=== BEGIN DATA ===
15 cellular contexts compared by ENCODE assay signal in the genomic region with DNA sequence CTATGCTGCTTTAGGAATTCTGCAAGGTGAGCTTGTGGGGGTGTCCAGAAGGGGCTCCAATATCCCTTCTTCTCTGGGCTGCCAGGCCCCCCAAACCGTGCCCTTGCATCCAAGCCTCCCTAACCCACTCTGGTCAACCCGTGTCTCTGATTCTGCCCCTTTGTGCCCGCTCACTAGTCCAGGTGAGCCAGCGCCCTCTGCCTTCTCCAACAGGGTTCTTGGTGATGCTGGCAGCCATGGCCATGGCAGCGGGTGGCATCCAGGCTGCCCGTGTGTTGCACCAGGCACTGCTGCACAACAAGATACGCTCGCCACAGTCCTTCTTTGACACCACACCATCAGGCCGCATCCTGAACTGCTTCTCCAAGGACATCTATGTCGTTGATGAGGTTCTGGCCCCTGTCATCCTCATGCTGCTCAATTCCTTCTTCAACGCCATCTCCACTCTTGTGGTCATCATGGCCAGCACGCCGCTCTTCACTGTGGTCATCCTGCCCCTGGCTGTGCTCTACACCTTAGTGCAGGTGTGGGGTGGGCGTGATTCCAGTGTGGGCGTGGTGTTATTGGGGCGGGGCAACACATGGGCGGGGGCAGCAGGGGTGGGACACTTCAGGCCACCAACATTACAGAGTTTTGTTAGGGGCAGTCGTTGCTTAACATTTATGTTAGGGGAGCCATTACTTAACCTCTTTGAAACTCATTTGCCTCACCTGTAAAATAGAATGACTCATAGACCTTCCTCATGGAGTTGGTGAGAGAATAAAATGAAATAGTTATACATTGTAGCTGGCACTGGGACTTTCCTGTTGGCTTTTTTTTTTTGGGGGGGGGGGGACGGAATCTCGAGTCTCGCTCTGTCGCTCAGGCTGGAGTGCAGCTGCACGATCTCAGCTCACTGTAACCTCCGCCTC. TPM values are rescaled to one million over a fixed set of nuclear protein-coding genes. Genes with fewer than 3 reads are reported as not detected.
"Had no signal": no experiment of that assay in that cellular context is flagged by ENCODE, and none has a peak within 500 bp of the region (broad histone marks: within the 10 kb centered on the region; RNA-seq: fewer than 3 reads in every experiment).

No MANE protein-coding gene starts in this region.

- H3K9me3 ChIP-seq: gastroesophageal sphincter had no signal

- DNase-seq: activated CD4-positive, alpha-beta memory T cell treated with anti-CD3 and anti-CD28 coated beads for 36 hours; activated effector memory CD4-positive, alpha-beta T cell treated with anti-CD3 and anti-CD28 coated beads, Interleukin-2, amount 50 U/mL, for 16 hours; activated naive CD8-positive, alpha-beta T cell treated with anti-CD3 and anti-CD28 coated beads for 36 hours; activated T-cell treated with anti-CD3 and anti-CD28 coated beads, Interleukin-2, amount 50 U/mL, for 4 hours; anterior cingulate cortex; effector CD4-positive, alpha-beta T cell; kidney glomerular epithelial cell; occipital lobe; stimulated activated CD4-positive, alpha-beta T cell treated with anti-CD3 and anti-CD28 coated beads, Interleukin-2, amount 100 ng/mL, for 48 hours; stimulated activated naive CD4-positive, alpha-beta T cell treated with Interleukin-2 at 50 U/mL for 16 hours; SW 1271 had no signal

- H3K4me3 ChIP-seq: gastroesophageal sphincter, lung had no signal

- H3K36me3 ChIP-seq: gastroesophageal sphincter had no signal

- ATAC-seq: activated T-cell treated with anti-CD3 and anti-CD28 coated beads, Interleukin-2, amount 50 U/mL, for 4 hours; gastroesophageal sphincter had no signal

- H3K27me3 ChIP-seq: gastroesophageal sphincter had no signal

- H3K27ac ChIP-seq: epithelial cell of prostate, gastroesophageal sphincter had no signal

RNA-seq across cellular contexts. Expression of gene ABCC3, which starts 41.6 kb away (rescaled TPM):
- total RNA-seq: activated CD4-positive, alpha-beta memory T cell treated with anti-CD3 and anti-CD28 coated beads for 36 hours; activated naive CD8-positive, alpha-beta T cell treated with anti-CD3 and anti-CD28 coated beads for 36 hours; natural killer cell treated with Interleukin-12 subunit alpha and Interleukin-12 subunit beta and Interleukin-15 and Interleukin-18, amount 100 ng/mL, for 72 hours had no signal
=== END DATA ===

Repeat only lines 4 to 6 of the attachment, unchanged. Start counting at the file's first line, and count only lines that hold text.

- H3K9me3 ChIP-seq: gastroesophageal sphincter had no signal

- DNase-seq: activated CD4-positive, alpha-beta memory T cell treated with anti-CD3 and anti-CD28 coated beads for 36 hours; activated effector memory CD4-positive, alpha-beta T cell treated with anti-CD3 and anti-CD28 coated beads, Interleukin-2, amount 50 U/mL, for 16 hours; activated naive CD8-positive, alpha-beta T cell treated with anti-CD3 and anti-CD28 coated beads for 36 hours; activated T-cell treated with anti-CD3 and anti-CD28 coated beads, Interleukin-2, amount 50 U/mL, for 4 hours; anterior cingulate cortex; effector CD4-positive, alpha-beta T cell; kidney glomerular epithelial cell; occipital lobe; stimulated activated CD4-positive, alpha-beta T cell treated with anti-CD3 and anti-CD28 coated beads, Interleukin-2, amount 100 ng/mL, for 48 hours; stimulated activated naive CD4-positive, alpha-beta T cell treated with Interleukin-2 at 50 U/mL for 16 hours; SW 1271 had no signal

- H3K4me3 ChIP-seq: gastroesophageal sphincter, lung had no signal